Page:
Science Fair Project Encyclopedia
The founder effect is an evolutionary phenomenon. Founder effects arise when a new and isolated environment is invaded by only a few members of a species, which then multiply rapidly. In the extreme case, a single fertilised female might arrive in a new environment. It is a type of population bottleneck.
The result of the small number of founders is that there is a sharp loss of genetic variation compared with the parent population. As a result, the new population may be distinctively different, genetically and phenotypically, from the parent population it derived from. In addition, there is a raised probability of inbreeding, resulting in an unusual number of defects due to recessive genes.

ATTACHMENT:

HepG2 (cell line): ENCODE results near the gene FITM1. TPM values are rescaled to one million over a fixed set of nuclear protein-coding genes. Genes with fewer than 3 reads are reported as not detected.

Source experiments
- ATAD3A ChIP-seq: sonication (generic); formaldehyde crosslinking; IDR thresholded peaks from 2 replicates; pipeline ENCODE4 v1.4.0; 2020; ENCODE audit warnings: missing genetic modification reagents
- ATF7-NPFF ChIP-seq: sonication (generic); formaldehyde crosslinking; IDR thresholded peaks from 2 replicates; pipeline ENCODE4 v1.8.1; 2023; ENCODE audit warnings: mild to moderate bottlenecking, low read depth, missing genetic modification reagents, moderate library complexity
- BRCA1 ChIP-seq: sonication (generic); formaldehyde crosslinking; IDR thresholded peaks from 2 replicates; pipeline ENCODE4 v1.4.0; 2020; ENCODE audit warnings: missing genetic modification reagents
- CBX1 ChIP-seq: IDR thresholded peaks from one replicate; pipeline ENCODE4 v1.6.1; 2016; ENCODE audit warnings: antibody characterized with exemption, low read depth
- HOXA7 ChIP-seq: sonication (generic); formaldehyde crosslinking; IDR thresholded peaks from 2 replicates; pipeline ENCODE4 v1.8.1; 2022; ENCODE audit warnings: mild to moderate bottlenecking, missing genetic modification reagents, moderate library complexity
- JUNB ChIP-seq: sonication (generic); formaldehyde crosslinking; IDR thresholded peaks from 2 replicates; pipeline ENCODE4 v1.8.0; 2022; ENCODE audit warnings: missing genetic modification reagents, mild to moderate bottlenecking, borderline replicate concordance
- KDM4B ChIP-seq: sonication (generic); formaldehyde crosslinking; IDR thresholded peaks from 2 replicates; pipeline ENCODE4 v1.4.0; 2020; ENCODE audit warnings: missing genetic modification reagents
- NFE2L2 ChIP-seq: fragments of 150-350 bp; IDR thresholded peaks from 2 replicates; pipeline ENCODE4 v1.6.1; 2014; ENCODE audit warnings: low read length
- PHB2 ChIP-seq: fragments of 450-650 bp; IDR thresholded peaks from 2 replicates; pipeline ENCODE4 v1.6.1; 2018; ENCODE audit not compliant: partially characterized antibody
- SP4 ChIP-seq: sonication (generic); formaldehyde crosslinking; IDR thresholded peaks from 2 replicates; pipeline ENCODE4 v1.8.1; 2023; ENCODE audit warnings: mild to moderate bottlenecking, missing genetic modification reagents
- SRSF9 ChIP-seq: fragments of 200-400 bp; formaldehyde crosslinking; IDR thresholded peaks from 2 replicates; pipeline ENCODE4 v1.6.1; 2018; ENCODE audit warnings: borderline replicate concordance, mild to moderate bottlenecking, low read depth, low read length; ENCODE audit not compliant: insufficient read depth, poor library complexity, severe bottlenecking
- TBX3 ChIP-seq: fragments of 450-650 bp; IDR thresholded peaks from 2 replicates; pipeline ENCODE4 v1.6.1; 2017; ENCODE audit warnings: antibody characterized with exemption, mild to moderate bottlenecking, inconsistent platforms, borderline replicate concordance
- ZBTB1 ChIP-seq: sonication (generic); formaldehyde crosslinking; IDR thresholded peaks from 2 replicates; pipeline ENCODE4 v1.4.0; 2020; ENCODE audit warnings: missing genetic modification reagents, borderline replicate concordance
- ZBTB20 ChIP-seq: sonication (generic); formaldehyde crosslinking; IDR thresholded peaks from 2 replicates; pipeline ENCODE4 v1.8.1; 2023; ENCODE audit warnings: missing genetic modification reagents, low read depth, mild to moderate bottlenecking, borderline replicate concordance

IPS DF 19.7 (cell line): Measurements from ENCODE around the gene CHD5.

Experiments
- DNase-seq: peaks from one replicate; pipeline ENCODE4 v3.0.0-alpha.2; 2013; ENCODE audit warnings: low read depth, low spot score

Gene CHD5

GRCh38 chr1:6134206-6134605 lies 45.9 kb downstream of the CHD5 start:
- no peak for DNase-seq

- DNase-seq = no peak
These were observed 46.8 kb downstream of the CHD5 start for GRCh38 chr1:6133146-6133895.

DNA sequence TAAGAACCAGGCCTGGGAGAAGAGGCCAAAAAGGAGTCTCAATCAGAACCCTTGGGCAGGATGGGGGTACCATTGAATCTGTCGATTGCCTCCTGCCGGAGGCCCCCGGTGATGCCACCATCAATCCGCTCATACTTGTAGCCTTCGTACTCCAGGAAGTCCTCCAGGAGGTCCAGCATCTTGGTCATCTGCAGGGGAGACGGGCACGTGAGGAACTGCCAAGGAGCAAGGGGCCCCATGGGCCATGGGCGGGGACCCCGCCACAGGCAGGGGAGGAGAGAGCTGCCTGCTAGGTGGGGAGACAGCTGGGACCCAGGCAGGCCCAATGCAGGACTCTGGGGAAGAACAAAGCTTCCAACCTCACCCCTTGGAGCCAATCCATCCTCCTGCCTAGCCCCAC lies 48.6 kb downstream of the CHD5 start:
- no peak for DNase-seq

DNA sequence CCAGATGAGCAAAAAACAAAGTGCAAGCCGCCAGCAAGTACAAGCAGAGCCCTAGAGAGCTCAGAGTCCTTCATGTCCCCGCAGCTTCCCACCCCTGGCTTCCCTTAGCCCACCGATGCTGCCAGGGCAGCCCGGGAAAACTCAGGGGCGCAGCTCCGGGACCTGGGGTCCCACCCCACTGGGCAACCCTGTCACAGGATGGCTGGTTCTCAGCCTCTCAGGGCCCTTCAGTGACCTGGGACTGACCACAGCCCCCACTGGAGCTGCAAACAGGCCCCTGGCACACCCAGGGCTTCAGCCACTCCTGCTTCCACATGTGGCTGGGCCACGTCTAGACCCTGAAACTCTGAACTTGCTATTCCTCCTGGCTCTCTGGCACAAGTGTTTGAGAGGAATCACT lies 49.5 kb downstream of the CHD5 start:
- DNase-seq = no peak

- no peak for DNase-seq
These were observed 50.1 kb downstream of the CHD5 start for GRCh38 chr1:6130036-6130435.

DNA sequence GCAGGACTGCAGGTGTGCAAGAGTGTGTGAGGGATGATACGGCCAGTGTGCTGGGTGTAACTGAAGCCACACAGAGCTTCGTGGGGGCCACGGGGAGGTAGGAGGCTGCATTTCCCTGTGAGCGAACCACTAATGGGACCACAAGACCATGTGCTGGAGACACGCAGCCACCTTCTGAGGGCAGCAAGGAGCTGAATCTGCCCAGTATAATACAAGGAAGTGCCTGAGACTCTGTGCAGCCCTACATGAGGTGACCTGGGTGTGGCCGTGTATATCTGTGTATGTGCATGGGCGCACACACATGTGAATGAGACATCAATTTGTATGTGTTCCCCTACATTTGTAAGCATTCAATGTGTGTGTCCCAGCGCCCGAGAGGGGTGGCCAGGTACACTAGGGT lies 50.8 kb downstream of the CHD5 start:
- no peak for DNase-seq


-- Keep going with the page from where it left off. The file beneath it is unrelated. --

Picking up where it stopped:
Founder effects are common in island ecology , but the isolation need not be geographical. For example, the Amish populations in the United States, which have grown from a very few founders but have not recruited newcomers, and tend to marry within the community, exhibit founder effects: phenomena such as polydactyly (extra fingers and toes, a symptom of Ellis-van Creveld syndrome), though still rare absolutely, are more common in Amish communities than in the US population at large.
The founder effect is a feature that can also occur in memetic evolution.
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